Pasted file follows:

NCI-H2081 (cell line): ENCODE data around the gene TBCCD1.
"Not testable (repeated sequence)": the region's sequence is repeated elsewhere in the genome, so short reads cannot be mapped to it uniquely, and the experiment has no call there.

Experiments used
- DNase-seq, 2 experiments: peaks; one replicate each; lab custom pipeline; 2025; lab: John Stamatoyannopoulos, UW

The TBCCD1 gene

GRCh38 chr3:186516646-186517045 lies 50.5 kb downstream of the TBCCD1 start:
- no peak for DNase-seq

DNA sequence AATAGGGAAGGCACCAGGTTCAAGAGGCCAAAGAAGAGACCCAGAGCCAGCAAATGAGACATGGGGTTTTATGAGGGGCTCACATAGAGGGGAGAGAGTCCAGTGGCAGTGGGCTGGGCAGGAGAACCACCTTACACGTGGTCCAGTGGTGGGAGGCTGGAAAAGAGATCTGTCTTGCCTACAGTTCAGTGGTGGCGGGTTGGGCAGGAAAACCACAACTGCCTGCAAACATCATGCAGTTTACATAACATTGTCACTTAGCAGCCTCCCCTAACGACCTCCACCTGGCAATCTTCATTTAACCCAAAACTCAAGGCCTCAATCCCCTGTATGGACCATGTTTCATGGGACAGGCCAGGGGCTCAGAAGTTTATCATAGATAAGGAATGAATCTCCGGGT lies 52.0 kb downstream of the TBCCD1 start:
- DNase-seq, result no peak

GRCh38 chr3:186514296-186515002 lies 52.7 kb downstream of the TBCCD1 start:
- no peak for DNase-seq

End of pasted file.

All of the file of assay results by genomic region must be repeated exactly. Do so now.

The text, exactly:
NCI-H2081 (cell line): ENCODE data around the gene TBCCD1.
"Not testable (repeated sequence)": the region's sequence is repeated elsewhere in the genome, so short reads cannot be mapped to it uniquely, and the experiment has no call there.

Experiments used
- DNase-seq, 2 experiments: peaks; one replicate each; lab custom pipeline; 2025; lab: John Stamatoyannopoulos, UW

The TBCCD1 gene

GRCh38 chr3:186516646-186517045 lies 50.5 kb downstream of the TBCCD1 start:
- no peak for DNase-seq

DNA sequence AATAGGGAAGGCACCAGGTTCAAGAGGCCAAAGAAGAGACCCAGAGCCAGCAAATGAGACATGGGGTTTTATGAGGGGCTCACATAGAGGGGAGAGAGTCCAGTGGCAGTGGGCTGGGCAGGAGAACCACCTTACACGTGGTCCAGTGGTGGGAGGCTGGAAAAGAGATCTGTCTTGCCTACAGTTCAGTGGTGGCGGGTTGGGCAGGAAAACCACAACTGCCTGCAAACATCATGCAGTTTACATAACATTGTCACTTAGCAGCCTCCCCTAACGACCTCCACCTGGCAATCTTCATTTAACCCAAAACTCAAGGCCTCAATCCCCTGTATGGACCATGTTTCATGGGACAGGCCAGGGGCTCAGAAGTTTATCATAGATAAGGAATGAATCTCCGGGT lies 52.0 kb downstream of the TBCCD1 start:
- DNase-seq, result no peak

GRCh38 chr3:186514296-186515002 lies 52.7 kb downstream of the TBCCD1 start:
- no peak for DNase-seq